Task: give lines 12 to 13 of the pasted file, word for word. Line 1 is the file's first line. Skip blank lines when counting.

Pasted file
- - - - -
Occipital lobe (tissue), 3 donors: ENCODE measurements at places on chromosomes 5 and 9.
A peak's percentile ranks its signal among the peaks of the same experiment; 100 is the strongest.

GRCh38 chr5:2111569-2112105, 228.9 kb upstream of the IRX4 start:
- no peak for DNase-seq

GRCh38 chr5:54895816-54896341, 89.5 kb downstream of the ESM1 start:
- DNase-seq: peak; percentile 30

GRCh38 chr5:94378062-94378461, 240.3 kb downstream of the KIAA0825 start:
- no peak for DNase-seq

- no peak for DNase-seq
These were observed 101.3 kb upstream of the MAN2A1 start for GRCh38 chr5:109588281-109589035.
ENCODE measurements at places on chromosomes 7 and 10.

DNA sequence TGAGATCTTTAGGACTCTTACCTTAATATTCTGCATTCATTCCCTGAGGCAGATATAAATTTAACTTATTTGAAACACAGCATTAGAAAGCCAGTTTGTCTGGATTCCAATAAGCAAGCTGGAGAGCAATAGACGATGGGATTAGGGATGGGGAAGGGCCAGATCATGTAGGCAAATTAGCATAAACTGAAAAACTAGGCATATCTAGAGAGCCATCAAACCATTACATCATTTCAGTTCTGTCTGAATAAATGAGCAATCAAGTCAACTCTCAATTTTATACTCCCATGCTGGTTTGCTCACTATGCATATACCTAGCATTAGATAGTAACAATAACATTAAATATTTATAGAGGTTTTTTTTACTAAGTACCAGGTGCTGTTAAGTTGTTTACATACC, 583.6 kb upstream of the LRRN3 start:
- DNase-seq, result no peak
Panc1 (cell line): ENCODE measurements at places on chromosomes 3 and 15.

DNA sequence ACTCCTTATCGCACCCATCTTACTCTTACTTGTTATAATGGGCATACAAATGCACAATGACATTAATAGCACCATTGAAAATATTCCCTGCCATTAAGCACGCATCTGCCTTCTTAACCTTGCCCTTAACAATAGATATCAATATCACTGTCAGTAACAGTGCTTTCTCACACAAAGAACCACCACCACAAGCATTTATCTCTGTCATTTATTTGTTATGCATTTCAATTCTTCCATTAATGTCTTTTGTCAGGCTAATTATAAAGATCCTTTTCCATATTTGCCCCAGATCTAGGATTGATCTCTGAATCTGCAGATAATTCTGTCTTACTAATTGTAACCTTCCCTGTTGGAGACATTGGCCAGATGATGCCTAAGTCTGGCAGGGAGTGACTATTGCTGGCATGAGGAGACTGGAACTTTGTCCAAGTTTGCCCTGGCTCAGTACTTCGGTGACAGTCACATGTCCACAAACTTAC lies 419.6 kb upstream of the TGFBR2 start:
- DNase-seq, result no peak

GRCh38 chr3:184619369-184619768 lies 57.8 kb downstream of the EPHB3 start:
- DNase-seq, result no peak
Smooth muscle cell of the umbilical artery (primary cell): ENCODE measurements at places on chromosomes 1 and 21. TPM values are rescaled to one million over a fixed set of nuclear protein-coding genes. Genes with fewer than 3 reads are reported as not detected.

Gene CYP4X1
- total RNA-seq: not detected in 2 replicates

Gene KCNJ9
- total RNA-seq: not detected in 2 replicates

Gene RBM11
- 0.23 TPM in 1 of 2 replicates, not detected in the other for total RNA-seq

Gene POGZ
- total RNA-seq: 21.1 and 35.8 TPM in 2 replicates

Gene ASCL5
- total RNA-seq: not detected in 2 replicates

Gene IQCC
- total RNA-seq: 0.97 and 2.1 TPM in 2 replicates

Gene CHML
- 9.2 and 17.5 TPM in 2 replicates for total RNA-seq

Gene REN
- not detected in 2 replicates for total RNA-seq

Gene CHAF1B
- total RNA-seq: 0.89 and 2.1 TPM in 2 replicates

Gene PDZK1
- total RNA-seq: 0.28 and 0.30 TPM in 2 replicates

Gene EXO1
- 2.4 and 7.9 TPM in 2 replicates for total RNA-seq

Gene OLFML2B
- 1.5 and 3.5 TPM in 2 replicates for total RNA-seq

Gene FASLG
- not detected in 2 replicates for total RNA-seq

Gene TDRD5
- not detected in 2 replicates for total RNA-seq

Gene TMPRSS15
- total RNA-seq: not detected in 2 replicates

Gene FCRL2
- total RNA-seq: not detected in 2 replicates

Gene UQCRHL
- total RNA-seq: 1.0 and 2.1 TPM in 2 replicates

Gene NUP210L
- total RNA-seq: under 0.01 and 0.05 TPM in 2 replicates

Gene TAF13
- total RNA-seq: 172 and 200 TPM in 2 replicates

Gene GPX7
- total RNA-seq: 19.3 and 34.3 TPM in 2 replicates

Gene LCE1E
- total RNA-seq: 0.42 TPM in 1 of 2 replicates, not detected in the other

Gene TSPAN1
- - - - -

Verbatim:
DNA sequence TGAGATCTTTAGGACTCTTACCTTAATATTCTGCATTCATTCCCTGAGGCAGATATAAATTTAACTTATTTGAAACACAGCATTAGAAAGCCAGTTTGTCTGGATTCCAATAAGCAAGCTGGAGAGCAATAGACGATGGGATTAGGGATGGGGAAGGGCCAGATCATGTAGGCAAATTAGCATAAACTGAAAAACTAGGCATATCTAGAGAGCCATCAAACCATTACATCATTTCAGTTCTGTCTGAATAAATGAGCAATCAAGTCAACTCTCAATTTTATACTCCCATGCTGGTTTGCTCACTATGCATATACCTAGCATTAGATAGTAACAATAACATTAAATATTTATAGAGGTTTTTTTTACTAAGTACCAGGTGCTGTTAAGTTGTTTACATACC, 583.6 kb upstream of the LRRN3 start:
- DNase-seq, result no peak